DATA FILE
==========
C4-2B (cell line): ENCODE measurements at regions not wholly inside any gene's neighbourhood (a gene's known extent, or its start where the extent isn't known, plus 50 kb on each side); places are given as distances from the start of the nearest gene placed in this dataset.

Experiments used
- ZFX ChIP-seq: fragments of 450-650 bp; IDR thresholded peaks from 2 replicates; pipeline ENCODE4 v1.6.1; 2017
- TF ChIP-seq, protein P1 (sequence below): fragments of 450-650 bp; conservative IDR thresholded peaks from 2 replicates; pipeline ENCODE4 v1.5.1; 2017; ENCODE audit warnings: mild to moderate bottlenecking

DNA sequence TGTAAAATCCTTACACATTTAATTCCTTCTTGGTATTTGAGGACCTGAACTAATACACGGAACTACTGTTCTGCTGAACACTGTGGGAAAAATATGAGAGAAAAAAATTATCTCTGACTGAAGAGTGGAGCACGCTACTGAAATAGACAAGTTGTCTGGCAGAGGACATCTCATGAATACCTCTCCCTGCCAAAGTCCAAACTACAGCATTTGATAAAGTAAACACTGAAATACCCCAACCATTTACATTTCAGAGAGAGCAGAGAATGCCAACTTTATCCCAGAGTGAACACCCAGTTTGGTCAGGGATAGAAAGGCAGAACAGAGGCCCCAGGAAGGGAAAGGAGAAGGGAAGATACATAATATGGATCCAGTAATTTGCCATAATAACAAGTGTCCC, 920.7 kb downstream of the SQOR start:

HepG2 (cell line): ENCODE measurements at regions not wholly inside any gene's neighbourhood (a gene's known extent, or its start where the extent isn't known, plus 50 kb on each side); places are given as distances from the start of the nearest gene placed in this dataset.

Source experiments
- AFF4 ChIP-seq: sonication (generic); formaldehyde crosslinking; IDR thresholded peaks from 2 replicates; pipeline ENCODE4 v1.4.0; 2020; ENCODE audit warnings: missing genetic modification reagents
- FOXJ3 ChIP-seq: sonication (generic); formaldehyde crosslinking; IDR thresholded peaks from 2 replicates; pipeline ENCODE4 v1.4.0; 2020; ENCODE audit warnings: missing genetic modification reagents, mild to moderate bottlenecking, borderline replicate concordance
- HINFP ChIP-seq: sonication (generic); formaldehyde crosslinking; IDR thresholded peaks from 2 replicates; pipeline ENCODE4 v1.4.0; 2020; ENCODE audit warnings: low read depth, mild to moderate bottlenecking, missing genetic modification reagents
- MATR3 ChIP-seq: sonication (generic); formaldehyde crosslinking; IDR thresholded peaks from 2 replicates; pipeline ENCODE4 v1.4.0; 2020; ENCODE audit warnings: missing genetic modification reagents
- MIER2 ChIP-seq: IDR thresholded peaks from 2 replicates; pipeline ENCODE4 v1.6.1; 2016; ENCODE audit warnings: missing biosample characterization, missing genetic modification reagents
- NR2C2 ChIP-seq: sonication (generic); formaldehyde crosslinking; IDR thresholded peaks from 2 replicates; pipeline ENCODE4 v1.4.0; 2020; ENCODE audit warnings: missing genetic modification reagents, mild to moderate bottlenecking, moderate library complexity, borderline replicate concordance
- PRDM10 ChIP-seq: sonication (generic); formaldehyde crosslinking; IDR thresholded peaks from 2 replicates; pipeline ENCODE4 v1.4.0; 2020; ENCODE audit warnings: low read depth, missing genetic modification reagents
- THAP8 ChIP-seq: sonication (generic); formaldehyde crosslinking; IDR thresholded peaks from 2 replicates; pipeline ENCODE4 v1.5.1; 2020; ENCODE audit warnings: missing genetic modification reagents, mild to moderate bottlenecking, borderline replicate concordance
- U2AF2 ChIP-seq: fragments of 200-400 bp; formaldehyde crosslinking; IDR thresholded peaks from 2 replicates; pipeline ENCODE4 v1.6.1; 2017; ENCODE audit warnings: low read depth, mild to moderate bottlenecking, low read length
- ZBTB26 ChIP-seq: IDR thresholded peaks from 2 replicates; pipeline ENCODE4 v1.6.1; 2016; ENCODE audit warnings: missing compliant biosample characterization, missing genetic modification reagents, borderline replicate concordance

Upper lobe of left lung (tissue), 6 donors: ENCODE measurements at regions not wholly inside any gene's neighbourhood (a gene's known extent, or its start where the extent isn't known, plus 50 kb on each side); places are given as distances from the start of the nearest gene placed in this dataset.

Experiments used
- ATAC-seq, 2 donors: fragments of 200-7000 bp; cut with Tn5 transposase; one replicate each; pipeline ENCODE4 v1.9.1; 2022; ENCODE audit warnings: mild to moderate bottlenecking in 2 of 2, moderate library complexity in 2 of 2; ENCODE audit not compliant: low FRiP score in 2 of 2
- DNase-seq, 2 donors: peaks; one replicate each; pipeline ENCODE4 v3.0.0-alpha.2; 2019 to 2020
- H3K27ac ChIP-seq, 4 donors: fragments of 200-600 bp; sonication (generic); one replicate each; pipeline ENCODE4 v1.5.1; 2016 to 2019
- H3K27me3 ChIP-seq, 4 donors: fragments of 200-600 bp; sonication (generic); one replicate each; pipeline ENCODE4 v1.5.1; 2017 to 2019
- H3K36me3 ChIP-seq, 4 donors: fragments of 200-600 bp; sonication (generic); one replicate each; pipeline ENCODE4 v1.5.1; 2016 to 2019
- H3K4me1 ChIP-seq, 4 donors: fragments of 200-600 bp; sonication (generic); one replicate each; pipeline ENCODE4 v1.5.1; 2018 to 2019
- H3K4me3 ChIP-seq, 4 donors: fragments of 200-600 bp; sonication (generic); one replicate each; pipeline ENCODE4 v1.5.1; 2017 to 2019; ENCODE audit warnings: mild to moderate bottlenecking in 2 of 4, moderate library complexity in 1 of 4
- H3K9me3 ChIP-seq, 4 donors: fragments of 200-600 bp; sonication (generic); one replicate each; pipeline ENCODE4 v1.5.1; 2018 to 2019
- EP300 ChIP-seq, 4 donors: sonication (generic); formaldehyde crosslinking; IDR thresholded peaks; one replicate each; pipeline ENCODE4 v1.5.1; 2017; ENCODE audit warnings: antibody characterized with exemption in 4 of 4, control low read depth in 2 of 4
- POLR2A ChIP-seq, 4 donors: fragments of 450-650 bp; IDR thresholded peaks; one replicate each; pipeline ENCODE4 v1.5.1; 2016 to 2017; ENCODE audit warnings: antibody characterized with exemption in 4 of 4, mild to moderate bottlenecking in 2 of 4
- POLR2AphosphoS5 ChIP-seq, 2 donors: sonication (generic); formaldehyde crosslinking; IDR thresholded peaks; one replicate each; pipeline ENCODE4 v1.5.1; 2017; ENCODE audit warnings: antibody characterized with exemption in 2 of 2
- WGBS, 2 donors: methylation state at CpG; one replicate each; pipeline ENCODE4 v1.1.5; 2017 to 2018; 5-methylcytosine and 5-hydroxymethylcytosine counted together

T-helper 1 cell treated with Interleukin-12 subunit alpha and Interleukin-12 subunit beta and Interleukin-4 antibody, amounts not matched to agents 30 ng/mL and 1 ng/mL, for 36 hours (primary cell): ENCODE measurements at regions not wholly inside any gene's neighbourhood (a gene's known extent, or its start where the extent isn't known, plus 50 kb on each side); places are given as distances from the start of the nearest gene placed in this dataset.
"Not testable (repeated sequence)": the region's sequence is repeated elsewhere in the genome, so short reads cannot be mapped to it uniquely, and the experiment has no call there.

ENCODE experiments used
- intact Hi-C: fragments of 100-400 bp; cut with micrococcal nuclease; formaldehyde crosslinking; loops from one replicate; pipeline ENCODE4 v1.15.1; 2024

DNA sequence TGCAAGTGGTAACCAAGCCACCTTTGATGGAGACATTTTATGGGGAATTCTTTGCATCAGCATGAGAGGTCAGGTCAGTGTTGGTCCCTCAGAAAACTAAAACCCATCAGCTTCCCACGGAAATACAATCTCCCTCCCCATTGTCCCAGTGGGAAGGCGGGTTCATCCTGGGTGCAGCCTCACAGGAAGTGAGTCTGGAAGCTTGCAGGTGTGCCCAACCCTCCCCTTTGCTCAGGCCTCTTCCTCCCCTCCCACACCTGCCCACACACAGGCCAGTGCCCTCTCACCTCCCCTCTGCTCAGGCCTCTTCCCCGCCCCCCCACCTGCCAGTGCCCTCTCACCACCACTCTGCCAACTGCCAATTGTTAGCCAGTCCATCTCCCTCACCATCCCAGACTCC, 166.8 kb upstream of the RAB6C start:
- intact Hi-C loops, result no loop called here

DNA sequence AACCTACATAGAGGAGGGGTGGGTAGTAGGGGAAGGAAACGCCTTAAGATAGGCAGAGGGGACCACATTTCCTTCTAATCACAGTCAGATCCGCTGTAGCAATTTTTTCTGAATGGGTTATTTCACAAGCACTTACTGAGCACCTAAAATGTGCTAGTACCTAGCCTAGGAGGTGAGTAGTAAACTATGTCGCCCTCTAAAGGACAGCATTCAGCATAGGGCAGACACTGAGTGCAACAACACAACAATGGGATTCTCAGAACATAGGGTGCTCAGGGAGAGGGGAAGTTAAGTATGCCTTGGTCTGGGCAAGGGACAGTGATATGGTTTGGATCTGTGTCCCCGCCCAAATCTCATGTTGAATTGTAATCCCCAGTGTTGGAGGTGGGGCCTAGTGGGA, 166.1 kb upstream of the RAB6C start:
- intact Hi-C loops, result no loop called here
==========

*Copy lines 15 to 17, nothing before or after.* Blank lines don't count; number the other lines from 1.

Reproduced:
- THAP8 ChIP-seq: sonication (generic); formaldehyde crosslinking; IDR thresholded peaks from 2 replicates; pipeline ENCODE4 v1.5.1; 2020; ENCODE audit warnings: missing genetic modification reagents, mild to moderate bottlenecking, borderline replicate concordance
- U2AF2 ChIP-seq: fragments of 200-400 bp; formaldehyde crosslinking; IDR thresholded peaks from 2 replicates; pipeline ENCODE4 v1.6.1; 2017; ENCODE audit warnings: low read depth, mild to moderate bottlenecking, low read length
- ZBTB26 ChIP-seq: IDR thresholded peaks from 2 replicates; pipeline ENCODE4 v1.6.1; 2016; ENCODE audit warnings: missing compliant biosample characterization, missing genetic modification reagents, borderline replicate concordance